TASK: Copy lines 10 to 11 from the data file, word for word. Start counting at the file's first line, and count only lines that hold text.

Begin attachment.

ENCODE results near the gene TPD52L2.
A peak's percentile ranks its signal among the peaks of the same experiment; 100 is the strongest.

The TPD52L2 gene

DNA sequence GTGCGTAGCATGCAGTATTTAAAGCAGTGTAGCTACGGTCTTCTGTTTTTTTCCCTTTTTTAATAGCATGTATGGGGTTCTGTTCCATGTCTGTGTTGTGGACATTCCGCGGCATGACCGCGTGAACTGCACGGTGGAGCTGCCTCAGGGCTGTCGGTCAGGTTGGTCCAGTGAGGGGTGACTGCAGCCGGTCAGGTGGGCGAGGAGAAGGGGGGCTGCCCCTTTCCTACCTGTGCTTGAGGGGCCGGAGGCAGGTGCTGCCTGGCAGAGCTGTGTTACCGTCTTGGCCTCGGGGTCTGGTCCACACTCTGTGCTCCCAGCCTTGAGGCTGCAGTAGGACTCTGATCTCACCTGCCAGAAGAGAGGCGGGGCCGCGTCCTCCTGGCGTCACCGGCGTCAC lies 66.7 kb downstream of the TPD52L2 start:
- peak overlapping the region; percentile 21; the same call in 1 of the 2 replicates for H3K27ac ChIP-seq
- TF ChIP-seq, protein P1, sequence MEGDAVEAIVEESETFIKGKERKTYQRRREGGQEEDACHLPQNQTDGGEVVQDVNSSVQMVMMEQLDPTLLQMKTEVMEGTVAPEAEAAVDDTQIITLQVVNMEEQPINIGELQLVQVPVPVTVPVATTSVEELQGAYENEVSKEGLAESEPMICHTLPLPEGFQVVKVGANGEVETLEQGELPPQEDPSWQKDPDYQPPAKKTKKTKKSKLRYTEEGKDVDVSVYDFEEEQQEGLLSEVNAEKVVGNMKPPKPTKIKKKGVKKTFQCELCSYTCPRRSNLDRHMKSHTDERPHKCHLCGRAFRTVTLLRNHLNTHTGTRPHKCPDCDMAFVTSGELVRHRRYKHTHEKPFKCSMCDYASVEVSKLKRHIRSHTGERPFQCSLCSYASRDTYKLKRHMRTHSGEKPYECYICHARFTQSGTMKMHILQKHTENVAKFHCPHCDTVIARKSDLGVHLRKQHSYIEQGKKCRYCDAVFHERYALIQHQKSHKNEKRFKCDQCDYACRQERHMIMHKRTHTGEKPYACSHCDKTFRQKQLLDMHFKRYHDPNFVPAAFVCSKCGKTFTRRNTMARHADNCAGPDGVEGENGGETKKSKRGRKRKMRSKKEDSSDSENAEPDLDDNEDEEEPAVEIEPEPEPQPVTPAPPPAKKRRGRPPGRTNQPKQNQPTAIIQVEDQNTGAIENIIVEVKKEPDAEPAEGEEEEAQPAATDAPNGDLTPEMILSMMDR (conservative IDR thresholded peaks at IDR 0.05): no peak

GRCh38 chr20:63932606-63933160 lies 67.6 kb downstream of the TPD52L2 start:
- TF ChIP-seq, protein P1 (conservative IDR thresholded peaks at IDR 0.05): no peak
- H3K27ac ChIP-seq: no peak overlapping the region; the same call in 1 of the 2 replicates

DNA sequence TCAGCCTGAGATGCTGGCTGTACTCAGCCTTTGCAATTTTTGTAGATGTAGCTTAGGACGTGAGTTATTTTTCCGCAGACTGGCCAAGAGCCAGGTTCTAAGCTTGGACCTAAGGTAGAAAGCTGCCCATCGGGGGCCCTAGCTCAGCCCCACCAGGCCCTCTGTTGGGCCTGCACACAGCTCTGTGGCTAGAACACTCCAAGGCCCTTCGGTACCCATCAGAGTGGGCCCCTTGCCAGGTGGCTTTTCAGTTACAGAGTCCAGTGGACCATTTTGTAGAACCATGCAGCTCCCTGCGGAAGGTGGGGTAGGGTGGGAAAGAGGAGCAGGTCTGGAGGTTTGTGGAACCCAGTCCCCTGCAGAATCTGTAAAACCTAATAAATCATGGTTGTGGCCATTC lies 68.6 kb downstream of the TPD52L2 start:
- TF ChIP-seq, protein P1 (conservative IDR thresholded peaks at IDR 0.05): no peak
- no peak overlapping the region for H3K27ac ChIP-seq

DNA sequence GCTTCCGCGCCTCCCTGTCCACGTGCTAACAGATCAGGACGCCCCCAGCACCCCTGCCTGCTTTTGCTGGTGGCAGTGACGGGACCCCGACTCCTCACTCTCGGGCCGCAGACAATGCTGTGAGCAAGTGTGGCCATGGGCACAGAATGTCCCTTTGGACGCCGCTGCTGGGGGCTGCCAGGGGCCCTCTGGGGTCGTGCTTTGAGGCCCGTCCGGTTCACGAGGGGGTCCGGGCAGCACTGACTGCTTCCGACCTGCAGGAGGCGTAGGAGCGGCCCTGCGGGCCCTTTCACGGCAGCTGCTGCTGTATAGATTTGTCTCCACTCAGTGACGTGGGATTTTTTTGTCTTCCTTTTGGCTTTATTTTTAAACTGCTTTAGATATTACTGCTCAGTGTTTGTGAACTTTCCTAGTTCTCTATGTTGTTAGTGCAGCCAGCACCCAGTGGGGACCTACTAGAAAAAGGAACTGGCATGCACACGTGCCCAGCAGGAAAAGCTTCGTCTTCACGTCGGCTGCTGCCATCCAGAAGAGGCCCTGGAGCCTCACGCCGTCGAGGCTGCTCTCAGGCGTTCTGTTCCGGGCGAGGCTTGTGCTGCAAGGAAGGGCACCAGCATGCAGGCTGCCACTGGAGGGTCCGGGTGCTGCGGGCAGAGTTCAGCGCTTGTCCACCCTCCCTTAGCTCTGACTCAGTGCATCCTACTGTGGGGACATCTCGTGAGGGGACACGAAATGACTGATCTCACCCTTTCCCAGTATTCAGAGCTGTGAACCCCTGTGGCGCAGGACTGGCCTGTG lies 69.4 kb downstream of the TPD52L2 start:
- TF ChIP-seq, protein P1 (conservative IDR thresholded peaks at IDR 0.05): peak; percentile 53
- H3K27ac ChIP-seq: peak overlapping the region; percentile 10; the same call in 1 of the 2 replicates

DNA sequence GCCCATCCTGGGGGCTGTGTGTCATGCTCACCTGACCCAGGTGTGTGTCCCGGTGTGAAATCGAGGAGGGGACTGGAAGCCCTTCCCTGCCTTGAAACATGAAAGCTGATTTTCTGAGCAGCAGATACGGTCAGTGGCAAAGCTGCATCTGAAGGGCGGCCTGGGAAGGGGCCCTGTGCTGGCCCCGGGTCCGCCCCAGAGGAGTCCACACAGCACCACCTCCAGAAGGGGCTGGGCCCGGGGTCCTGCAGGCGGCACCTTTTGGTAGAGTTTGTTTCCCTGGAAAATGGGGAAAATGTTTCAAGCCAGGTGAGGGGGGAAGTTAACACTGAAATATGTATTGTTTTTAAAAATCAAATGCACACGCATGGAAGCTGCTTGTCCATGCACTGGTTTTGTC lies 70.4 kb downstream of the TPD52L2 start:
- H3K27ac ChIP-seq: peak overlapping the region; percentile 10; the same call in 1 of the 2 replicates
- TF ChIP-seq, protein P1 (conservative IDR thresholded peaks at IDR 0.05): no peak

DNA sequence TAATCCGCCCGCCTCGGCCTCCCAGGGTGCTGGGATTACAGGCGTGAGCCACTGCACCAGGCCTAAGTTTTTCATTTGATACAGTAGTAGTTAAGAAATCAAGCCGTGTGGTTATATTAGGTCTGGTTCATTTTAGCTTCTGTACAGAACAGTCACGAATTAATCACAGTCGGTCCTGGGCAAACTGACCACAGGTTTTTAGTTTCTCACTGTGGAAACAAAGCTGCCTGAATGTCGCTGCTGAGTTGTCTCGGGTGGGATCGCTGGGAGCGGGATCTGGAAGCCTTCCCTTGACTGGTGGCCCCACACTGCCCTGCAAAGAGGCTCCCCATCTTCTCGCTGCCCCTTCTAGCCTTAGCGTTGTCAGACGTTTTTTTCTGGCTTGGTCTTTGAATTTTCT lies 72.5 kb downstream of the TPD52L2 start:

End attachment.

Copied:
DNA sequence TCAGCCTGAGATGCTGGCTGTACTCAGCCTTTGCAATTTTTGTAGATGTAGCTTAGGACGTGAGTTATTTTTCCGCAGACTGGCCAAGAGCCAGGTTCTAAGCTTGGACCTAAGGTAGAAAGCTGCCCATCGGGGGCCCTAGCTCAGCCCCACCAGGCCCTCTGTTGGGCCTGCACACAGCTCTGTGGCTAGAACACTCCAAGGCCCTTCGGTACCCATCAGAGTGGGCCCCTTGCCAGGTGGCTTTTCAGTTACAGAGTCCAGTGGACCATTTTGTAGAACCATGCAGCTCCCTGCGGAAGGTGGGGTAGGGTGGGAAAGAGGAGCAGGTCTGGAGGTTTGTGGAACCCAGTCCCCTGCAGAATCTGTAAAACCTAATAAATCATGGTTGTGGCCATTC lies 68.6 kb downstream of the TPD52L2 start:
- TF ChIP-seq, protein P1 (conservative IDR thresholded peaks at IDR 0.05): no peak